Ashley, 4, and Ashanti, 8, had been taken into US custody in 2009 due to alleged parental abuse. Their parents were deported shortly thereafter and could not fight the abuse charges in Pennsylvania court because they were unable to return to the US.
That’s when their lawyer came up with a plan: instead of using impersonal phone testimony, the lawyer convinced a US judge to accept the live presence of both parents beamed into the courtroom via the free Internet video conferencing service Skype.
Their heartfelt testimony projected on the courtroom wall helped convince the judge in Chester County, Pa., to order Ashley and Ashanti returned to their parents in Mexico this week. They had been separated for more than two years.
Mexican immigrant rights agencies are praising the decision in a case of cross-border family separation that experts say is widespread. Many hope the acceptance of Internet phone-and-image conferencing in this trial will be used as a model for other judges reticent to allow technology into their courtroom.
While not a precedent, the ruling may help hundreds of deported Mexicans with pending legal cases who cannot pay up to $500 an hour for professional video conferencing, the parents’ lawyers say.
Deirdre Agnew, the couple’s US lawyer, said the judge was very keen on both hearing and seeing the testimony. She believes other judges in the state may be open to using the same tool.
Court documents in the closed trial were unavailable, but the parents’ Mexican lawyer, Gustavo Garcia, says the judge stressed that she could see the parents really loved their children. Both lawyers say this is the first time they’ve seen Skype used in a custody battle.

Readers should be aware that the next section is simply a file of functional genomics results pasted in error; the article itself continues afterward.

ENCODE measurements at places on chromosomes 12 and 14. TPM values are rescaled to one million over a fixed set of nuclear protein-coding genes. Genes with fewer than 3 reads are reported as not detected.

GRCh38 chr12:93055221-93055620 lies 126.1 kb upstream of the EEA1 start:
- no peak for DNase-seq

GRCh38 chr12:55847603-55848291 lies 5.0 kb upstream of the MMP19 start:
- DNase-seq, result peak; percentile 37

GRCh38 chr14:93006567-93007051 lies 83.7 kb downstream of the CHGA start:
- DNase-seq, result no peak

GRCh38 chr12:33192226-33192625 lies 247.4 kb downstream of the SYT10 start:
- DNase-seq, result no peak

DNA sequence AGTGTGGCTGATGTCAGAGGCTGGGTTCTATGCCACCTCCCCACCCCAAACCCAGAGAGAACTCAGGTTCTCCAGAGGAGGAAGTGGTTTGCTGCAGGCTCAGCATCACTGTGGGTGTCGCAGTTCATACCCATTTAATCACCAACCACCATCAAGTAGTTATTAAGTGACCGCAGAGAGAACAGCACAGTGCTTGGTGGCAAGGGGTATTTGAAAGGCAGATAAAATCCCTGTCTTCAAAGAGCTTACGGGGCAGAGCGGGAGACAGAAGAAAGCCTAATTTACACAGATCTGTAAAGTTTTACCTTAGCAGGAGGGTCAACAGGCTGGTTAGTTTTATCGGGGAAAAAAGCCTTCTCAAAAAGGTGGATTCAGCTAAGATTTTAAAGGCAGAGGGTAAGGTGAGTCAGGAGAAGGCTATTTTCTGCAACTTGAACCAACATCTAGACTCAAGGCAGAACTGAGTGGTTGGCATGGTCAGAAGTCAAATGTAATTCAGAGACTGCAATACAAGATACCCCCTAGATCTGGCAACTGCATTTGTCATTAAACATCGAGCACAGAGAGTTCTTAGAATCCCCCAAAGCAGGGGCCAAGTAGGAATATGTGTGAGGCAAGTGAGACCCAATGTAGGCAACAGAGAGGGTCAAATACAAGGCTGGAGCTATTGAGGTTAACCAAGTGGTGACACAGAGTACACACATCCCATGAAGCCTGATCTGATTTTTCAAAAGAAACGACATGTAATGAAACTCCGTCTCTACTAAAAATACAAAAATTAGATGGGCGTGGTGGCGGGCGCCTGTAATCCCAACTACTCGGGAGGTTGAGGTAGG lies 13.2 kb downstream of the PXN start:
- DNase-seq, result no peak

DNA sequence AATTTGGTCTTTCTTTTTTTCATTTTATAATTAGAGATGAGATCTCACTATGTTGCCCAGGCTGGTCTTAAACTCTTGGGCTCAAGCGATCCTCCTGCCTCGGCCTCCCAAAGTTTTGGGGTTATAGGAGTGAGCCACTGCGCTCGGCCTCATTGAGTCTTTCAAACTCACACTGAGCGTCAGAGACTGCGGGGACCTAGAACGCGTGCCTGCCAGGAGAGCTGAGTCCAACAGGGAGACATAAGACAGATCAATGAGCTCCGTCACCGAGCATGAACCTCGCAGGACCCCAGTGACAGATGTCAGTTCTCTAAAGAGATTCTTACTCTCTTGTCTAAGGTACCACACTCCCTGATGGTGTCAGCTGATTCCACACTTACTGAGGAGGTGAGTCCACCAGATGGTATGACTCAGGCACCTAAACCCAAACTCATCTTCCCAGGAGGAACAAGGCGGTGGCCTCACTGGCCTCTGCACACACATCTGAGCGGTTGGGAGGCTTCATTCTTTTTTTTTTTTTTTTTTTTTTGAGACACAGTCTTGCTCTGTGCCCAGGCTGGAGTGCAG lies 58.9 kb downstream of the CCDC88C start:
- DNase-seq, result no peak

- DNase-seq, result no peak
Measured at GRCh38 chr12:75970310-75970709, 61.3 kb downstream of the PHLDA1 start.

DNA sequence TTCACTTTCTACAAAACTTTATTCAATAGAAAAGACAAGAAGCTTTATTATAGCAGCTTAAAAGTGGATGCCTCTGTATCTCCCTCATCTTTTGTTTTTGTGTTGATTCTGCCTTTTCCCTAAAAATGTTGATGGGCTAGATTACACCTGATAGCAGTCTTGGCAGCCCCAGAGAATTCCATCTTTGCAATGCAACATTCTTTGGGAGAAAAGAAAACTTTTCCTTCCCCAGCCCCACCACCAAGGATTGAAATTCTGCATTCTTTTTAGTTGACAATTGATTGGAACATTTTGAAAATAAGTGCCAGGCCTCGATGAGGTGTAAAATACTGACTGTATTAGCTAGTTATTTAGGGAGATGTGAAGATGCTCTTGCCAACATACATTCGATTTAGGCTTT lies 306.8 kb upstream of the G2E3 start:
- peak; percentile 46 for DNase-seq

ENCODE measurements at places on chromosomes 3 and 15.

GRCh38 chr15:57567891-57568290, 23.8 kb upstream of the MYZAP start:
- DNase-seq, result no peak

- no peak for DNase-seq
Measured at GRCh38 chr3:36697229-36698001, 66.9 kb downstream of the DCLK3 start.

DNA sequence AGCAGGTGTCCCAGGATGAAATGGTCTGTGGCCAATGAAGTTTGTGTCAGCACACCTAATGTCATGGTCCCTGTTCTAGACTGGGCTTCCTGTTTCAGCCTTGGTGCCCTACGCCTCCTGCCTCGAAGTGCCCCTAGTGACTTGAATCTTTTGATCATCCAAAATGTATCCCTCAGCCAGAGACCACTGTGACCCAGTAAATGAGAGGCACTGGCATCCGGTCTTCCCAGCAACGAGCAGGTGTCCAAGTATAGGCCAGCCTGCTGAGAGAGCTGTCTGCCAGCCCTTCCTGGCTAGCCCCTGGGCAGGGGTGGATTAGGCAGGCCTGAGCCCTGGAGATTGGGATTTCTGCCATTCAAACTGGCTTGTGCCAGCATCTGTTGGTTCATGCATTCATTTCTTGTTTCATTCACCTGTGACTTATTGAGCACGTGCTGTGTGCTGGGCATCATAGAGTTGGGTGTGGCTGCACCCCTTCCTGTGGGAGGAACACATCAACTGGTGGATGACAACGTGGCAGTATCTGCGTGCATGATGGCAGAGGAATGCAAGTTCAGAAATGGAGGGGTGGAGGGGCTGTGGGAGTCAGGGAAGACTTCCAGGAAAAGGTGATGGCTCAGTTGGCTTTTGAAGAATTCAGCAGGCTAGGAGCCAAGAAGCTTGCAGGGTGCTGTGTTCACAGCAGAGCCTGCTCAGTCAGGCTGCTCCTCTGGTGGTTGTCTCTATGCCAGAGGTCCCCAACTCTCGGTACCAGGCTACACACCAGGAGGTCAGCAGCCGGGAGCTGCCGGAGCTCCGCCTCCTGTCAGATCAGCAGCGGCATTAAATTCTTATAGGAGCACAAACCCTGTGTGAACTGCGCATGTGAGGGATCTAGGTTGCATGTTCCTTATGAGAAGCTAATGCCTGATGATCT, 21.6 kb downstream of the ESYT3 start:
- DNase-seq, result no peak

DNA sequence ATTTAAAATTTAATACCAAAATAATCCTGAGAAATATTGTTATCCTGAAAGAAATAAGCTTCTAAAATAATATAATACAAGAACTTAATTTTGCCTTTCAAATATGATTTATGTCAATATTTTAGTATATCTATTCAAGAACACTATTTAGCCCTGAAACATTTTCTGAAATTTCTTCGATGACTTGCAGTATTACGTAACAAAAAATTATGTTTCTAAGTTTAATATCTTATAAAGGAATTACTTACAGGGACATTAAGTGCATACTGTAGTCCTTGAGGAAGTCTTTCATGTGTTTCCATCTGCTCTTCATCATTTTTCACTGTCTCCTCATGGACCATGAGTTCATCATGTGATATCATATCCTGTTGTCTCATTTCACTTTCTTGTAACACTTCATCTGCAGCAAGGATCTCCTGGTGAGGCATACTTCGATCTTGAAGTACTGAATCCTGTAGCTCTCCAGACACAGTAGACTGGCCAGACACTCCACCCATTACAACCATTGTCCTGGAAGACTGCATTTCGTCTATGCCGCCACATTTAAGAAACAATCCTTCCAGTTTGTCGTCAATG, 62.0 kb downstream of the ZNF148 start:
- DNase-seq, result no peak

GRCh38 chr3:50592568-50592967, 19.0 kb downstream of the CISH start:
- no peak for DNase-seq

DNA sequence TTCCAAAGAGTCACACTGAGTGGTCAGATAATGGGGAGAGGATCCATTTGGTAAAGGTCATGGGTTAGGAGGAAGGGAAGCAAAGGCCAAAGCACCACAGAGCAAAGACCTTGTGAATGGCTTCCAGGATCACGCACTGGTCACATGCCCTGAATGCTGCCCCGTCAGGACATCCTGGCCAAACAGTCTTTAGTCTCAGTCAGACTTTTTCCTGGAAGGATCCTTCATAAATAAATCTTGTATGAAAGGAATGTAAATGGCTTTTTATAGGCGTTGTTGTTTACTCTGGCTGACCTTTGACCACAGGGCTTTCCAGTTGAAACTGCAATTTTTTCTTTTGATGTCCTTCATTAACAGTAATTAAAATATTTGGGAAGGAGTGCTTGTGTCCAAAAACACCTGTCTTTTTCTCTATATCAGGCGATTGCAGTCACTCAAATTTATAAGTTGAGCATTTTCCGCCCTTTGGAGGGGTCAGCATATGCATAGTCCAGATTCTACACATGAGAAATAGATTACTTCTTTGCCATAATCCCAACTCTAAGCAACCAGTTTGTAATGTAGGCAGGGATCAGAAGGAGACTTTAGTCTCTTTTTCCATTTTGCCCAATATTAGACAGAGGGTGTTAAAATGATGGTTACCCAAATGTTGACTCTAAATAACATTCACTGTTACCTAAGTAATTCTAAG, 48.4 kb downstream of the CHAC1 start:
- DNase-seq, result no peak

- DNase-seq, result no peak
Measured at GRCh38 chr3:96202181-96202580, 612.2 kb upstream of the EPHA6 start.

Mr. Garcia also noted that the judge asked lots of questions about privacy issues with regard to Skype. She wanted proof that no one else would be able to listen in on the closed trial, a requirement the lawyers were able to satisfy.
Over 100,000 undocumented parents of American-born children were removed from the US between 1998 and 2007, says Legal Momentum, a Washington-based legal defense fund. Some US states have put children left behind into foster care, the fund says, and parents may have a difficult time regaining custody once they are deported.
In one important case, a Guatemalan woman lost rights to her two US-born children after she was detained and deported. The Nebraska Supreme Court ruled in 2009 that the state acted improperly.
Ms. Chipole has handled 20 cases so far this year involving couples forced to leave their American-born children behind after being deported in work-place raids or other crackdowns, compared to fewer than 10 cases in previous years. The children are often taken into state custody when no other guardian is available, she said, adding that these don’t necessarily end in trials like the abuse case.
“We are reviewing our cases to see when tools [such as Skype] can be used,” Chipole said.